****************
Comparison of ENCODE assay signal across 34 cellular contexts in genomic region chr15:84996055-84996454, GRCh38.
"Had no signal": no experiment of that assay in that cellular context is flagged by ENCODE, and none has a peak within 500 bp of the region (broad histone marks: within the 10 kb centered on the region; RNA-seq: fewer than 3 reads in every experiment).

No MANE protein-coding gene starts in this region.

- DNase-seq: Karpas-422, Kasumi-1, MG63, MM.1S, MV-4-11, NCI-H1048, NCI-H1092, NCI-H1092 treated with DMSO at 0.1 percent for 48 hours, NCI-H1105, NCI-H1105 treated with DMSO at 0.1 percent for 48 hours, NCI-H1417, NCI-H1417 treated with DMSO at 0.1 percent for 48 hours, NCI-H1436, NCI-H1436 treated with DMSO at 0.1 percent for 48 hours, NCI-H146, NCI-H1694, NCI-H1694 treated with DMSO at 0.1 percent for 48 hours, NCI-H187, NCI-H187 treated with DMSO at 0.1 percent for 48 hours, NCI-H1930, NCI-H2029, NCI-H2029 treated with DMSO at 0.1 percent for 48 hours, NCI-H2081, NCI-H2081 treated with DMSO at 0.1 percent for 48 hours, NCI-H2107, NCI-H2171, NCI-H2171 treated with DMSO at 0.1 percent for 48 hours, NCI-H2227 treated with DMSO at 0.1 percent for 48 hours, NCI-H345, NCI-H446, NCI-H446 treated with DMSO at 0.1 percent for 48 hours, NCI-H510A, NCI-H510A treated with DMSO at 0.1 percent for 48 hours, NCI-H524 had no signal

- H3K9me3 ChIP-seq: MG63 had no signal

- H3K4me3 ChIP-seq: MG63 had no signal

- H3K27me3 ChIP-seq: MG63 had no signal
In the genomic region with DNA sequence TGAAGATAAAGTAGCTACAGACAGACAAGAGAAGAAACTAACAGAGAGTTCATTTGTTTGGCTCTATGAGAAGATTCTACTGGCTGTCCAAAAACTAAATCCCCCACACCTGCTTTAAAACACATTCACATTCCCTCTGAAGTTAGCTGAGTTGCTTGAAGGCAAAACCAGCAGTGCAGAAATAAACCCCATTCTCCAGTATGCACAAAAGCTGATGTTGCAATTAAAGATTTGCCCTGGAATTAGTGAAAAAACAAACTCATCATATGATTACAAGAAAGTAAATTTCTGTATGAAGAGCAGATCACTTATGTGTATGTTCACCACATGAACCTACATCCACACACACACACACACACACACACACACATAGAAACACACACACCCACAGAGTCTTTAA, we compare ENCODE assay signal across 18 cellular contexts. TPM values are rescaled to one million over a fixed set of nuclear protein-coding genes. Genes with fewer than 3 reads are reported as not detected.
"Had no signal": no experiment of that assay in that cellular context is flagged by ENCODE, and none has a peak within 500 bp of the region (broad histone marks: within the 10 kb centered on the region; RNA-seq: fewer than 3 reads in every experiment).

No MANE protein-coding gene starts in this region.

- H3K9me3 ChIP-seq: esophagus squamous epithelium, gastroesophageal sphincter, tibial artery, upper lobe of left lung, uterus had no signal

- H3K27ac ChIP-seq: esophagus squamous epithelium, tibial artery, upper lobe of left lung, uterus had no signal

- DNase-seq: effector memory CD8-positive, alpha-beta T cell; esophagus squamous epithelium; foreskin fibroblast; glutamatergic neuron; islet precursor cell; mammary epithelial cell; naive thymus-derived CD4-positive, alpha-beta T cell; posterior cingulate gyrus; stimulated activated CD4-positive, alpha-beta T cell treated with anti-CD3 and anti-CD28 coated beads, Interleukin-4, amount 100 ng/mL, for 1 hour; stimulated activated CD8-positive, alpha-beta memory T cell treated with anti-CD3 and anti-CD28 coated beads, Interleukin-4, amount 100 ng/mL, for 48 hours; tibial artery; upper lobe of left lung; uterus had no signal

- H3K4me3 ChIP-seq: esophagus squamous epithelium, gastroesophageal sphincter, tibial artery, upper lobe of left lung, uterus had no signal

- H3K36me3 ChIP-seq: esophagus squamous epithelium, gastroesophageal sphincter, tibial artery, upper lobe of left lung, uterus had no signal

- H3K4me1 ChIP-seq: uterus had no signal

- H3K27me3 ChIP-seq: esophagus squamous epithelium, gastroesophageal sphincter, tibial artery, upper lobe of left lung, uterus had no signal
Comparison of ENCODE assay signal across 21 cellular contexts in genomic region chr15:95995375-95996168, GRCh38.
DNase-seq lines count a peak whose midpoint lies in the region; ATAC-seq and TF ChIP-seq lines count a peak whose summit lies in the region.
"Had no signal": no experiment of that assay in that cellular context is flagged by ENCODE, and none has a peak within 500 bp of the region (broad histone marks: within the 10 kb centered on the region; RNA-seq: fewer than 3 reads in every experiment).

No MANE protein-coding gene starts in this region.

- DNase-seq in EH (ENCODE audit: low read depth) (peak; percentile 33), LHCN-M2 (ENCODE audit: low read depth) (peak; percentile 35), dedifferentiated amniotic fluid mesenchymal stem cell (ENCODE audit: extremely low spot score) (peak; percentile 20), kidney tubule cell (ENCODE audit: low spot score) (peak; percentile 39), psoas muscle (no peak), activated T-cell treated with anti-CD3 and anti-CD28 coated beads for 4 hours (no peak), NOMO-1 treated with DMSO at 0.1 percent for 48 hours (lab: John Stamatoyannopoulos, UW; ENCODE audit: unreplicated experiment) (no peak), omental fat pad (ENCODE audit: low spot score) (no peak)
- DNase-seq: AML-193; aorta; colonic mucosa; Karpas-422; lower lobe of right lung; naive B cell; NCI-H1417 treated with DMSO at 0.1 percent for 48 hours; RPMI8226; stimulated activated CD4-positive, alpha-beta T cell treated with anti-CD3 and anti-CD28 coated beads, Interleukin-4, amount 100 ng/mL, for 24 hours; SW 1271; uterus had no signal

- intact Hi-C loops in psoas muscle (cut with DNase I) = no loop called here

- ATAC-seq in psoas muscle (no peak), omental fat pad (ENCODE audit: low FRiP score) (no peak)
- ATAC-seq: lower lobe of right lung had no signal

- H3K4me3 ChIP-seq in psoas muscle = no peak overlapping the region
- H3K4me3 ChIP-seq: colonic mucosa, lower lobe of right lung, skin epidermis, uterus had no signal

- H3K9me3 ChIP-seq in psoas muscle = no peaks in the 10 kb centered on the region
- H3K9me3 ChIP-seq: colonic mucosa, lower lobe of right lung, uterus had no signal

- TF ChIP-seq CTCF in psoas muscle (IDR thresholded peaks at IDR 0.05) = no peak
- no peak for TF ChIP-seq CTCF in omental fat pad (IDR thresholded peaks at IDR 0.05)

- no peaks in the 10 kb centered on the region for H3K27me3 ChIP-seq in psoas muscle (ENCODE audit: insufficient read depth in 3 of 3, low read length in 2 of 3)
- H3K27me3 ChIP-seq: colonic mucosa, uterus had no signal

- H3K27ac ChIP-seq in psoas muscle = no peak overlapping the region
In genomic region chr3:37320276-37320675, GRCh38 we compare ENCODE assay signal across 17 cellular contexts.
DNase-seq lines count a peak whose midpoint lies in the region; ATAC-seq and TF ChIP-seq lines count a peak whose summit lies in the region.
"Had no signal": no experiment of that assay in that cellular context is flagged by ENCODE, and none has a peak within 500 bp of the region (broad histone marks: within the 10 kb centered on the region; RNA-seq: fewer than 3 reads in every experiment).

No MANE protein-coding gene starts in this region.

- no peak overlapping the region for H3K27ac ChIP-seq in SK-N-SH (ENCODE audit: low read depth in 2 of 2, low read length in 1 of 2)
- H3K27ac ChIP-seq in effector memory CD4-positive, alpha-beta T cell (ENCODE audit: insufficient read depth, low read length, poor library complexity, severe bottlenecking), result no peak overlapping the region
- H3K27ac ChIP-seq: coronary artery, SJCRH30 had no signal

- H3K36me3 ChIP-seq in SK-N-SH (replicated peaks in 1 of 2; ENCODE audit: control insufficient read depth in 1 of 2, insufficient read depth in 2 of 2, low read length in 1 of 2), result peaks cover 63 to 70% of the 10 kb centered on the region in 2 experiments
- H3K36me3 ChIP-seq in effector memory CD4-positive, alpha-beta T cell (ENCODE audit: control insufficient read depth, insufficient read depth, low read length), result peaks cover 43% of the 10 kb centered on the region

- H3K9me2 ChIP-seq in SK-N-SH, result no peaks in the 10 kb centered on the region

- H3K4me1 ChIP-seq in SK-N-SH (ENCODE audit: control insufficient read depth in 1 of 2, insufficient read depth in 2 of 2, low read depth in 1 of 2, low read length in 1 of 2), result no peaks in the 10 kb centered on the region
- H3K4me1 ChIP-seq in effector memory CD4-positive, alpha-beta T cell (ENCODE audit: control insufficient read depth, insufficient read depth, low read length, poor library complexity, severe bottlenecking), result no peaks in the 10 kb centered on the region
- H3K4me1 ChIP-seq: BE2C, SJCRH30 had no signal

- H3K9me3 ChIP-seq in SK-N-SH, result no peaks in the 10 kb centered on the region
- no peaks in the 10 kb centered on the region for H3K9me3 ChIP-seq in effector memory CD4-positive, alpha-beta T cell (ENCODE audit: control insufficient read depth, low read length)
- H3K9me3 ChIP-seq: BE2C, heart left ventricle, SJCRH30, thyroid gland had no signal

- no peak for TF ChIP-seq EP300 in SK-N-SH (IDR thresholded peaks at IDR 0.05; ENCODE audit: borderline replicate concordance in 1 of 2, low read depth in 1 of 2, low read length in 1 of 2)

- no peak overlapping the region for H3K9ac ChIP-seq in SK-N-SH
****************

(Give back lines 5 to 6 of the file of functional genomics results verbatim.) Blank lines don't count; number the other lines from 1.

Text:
- H3K9me3 ChIP-seq: MG63 had no signal

- H3K4me3 ChIP-seq: MG63 had no signal